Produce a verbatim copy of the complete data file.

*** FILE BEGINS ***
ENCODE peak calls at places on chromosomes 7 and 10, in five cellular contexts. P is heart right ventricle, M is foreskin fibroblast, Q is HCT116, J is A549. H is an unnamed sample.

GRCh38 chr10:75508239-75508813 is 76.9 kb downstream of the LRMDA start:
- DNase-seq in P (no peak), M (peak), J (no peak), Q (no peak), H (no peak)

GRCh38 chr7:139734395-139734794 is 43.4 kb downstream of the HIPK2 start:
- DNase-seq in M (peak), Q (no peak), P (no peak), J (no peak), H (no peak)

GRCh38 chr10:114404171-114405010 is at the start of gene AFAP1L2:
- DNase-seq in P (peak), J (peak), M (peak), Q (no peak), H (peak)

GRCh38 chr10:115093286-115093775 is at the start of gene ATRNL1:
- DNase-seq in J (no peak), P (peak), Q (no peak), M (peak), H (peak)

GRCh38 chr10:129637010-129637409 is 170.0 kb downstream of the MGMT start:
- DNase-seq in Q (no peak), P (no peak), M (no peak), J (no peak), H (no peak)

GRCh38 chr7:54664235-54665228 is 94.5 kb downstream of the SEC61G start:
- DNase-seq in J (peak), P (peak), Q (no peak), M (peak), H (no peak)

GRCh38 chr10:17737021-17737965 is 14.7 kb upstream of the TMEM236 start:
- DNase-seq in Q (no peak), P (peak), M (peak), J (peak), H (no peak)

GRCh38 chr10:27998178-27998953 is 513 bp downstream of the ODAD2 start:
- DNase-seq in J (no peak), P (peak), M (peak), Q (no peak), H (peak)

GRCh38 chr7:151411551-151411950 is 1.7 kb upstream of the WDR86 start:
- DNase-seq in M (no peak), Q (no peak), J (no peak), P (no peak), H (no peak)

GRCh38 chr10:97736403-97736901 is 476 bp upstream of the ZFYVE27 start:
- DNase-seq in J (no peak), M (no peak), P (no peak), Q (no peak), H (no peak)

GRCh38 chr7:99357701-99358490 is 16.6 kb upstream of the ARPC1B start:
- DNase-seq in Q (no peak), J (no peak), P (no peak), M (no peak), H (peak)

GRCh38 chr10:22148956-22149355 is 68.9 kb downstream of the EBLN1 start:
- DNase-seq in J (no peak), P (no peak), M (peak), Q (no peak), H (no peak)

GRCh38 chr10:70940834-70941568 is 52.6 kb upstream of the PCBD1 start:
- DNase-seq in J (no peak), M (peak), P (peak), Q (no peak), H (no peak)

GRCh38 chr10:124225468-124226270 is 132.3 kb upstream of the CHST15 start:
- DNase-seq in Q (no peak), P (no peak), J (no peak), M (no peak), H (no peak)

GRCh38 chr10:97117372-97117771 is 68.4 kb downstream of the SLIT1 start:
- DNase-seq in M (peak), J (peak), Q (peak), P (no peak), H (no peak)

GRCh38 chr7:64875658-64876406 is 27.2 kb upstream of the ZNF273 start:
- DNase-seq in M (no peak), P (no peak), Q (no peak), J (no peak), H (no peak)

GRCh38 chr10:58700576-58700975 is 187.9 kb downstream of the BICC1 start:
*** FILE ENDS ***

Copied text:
ENCODE peak calls at places on chromosomes 7 and 10, in five cellular contexts. P is heart right ventricle, M is foreskin fibroblast, Q is HCT116, J is A549. H is an unnamed sample.

GRCh38 chr10:75508239-75508813 is 76.9 kb downstream of the LRMDA start:
- DNase-seq in P (no peak), M (peak), J (no peak), Q (no peak), H (no peak)

GRCh38 chr7:139734395-139734794 is 43.4 kb downstream of the HIPK2 start:
- DNase-seq in M (peak), Q (no peak), P (no peak), J (no peak), H (no peak)

GRCh38 chr10:114404171-114405010 is at the start of gene AFAP1L2:
- DNase-seq in P (peak), J (peak), M (peak), Q (no peak), H (peak)

GRCh38 chr10:115093286-115093775 is at the start of gene ATRNL1:
- DNase-seq in J (no peak), P (peak), Q (no peak), M (peak), H (peak)

GRCh38 chr10:129637010-129637409 is 170.0 kb downstream of the MGMT start:
- DNase-seq in Q (no peak), P (no peak), M (no peak), J (no peak), H (no peak)

GRCh38 chr7:54664235-54665228 is 94.5 kb downstream of the SEC61G start:
- DNase-seq in J (peak), P (peak), Q (no peak), M (peak), H (no peak)

GRCh38 chr10:17737021-17737965 is 14.7 kb upstream of the TMEM236 start:
- DNase-seq in Q (no peak), P (peak), M (peak), J (peak), H (no peak)

GRCh38 chr10:27998178-27998953 is 513 bp downstream of the ODAD2 start:
- DNase-seq in J (no peak), P (peak), M (peak), Q (no peak), H (peak)

GRCh38 chr7:151411551-151411950 is 1.7 kb upstream of the WDR86 start:
- DNase-seq in M (no peak), Q (no peak), J (no peak), P (no peak), H (no peak)

GRCh38 chr10:97736403-97736901 is 476 bp upstream of the ZFYVE27 start:
- DNase-seq in J (no peak), M (no peak), P (no peak), Q (no peak), H (no peak)

GRCh38 chr7:99357701-99358490 is 16.6 kb upstream of the ARPC1B start:
- DNase-seq in Q (no peak), J (no peak), P (no peak), M (no peak), H (peak)

GRCh38 chr10:22148956-22149355 is 68.9 kb downstream of the EBLN1 start:
- DNase-seq in J (no peak), P (no peak), M (peak), Q (no peak), H (no peak)

GRCh38 chr10:70940834-70941568 is 52.6 kb upstream of the PCBD1 start:
- DNase-seq in J (no peak), M (peak), P (peak), Q (no peak), H (no peak)

GRCh38 chr10:124225468-124226270 is 132.3 kb upstream of the CHST15 start:
- DNase-seq in Q (no peak), P (no peak), J (no peak), M (no peak), H (no peak)

GRCh38 chr10:97117372-97117771 is 68.4 kb downstream of the SLIT1 start:
- DNase-seq in M (peak), J (peak), Q (peak), P (no peak), H (no peak)

GRCh38 chr7:64875658-64876406 is 27.2 kb upstream of the ZNF273 start:
- DNase-seq in M (no peak), P (no peak), Q (no peak), J (no peak), H (no peak)

GRCh38 chr10:58700576-58700975 is 187.9 kb downstream of the BICC1 start: